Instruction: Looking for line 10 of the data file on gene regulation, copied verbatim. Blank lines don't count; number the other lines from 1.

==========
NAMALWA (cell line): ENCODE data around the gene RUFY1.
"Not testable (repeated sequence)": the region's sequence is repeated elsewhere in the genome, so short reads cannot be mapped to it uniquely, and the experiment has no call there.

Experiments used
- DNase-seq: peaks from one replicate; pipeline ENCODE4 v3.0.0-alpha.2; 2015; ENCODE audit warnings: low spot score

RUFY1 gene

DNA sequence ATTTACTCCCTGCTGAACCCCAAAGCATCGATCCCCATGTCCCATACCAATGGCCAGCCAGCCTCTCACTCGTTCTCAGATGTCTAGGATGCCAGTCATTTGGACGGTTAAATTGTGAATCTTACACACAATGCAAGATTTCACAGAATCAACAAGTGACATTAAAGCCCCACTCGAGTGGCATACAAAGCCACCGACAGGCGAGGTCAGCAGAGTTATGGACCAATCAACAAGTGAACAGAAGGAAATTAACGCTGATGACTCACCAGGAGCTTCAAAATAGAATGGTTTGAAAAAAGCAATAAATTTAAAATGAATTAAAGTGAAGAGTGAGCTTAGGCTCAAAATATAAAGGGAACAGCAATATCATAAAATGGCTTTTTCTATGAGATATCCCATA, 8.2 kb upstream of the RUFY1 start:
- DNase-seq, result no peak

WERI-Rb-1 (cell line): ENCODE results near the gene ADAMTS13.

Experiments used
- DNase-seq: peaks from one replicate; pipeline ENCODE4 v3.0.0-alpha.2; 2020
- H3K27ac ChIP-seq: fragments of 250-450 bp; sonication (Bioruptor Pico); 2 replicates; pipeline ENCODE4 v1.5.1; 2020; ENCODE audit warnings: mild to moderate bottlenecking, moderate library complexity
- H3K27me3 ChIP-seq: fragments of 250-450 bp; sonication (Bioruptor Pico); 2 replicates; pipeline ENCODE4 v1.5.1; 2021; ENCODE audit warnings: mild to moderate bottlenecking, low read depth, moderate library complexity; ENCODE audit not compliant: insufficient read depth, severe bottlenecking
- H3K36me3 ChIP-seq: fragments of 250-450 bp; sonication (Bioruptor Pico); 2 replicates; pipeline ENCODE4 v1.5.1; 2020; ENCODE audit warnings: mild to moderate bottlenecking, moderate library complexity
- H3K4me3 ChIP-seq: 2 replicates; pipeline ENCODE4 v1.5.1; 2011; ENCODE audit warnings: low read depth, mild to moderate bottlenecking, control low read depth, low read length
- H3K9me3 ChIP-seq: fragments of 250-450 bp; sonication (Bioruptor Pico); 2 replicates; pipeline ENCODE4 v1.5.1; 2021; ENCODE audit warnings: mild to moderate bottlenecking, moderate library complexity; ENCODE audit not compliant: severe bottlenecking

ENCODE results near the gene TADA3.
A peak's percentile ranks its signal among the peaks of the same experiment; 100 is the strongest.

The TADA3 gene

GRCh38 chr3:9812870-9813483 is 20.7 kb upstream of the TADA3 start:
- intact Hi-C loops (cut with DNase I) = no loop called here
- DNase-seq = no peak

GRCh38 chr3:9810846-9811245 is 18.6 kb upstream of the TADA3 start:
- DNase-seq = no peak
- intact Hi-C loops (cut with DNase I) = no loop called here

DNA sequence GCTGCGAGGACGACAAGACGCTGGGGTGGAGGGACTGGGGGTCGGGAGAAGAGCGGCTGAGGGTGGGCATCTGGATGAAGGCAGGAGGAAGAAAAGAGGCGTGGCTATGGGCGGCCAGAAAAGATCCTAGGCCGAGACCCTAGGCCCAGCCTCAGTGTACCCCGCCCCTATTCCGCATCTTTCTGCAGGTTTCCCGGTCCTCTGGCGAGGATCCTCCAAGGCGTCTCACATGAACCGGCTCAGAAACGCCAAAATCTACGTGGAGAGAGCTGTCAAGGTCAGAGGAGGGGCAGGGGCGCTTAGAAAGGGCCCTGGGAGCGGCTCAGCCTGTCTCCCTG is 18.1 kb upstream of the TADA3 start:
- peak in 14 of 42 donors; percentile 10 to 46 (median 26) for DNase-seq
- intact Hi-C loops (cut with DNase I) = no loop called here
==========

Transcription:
- DNase-seq: peaks from one replicate; pipeline ENCODE4 v3.0.0-alpha.2; 2020